I grew up in the East Bay area of Northern California and sports, both professional and collegiate, had a huge influence on my life. The broadcasters, the voices of my favorite teams, were storytellers. They were effective communicators who touched me in indelible ways. These long-time play-by-players stimulated my love for sports, a passion that hasn’t waned a bit today.
Joe Starkey is the legendary voice of the University of California football team. He also did San Francisco 49ers games for twenty seasons. Joe just completed his 45th season doing Bears games on radio. He faced daunting travel challenges doing both teams all those fall weekends. Getting from one game to the other, Saturday to Sunday was not easy.
I have two siblings so our weekends were always filled with activities. Yet they never stopped my father and me from listening to Starkey and keeping abreast of the performance of our beloved Bears. Cal is my father’s alma mater so the experience of rooting and tuning into the broadcast together, helped us bond.
One of my earliest memories was a game between Cal and Oregon State. I was supposedly helping him fix our old Jeep, but really, I was just sitting next to him and becoming absolutely lost in Starkey’s call. He painted such rich football pictures that they produced a childhood imagination of being right down on the field. Starkey was as much a part of my formative years as school and sports. He connected me with my team and in an indirect way brought me closer to my father.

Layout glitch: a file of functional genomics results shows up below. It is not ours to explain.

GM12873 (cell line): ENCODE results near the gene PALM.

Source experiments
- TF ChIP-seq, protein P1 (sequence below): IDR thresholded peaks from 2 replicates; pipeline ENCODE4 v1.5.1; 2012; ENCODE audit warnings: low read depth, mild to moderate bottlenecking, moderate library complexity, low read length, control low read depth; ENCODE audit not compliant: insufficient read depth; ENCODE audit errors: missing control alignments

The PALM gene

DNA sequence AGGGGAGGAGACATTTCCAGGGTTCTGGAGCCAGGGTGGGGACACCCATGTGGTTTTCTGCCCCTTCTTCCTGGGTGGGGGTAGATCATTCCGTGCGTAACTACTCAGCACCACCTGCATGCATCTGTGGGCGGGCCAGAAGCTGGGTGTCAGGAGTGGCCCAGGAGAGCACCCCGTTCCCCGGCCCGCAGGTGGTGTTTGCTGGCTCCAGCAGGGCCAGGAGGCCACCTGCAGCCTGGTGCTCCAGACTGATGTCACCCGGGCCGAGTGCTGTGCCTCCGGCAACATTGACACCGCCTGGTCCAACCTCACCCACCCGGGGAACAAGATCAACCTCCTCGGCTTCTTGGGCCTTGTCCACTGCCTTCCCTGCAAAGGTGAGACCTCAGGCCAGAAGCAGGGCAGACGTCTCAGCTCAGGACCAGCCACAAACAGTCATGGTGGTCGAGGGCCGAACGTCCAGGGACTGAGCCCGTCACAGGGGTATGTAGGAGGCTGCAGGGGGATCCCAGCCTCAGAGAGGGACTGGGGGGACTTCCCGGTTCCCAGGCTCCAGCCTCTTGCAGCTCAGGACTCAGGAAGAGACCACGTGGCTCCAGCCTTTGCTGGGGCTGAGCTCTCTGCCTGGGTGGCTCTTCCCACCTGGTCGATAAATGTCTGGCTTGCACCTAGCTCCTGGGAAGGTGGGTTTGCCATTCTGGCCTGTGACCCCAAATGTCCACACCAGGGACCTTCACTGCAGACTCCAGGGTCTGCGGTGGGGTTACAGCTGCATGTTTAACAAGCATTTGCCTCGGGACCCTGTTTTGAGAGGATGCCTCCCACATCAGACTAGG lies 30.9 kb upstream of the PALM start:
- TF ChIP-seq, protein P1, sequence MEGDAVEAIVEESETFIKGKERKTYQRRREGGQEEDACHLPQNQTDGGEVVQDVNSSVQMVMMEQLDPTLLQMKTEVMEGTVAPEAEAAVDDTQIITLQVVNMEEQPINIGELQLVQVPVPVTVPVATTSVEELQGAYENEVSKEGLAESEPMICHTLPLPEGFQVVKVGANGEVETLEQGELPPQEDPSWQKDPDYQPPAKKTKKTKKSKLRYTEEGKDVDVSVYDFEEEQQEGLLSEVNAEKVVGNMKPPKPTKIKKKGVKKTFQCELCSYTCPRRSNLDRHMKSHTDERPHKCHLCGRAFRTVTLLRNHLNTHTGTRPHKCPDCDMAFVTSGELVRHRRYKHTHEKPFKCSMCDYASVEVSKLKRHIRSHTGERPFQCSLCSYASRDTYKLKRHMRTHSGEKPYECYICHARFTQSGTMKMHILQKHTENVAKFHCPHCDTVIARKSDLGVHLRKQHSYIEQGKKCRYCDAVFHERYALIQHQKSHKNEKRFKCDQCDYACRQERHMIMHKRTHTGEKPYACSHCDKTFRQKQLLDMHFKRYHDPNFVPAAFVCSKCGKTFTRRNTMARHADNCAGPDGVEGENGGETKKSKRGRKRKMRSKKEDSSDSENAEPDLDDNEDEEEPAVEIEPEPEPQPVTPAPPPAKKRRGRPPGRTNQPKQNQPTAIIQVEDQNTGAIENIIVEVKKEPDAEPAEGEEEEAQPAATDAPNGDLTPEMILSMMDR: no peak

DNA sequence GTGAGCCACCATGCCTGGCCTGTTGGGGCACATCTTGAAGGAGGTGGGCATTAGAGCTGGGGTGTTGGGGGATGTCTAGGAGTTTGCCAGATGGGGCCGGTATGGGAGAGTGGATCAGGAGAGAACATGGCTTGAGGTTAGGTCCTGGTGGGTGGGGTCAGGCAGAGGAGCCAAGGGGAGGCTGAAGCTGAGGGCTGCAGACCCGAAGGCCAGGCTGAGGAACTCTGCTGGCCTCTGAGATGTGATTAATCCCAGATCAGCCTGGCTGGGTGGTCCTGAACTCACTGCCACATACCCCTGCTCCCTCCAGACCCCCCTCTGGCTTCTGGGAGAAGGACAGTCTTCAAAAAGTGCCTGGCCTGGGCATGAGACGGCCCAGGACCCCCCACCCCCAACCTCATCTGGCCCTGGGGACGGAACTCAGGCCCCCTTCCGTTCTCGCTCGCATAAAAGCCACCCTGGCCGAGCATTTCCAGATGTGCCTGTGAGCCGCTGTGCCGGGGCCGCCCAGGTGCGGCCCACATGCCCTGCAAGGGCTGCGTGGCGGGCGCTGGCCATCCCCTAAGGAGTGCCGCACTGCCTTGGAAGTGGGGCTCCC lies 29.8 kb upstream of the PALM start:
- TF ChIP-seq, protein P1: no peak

Of course, before my time, Starkey stamped what was arguably the craziest play in college football history. Yes, the rivalry game in 1982, Stanford-Cal, when the band ran out on the field. The amazement and disbelief of what he witnessed that moment was manifested in his screechy call, one that’s always replayed.
What Starkey was able to do with the game of football, Roxy Bernstein did for Cal basketball. Like football, my father and I followed the fortunes of the basketball team.
Bernstein was quite a bit younger than Starkey. His youthful enthusiasm spoke to my childhood excitement for the game. The most memorable storyline from that period was Sean Lampley’s pursuit of the school’s all-time scoring record. Roxy’s call chronicling Sean’s pursuit was enthralling and intoxicating. He was always on top of where Lampley stood at any given moment which made Lampley’s chase for the record a must listen for both my father and me. (The record was later broken by Jerome Randle.)
Roxy also nicely assessed the stature and strength of the opposing team during pre-game programming. I can remember him talking highly about a University of Arizona team that featured Richard Jefferson and Luke Walton. The way he spoke about them in such exalting terms made me believe that the Bears had no business being on the court with Arizona. This made the final minutes of the game feel like a suspenseful movie. The Bears were in it until the last seconds.
Much like Starkey, Bernstein was able to introduce me to a sport that I still love today. When I see Roxy broadcasting games on ESPN and the Pac-12 Network I can’t help but feel proud to have included him in my early years following basketball. From a young Bay Area broadcaster, Roxy is now fairly high on the depth chart of ESPN’s coverage of both football and basketball.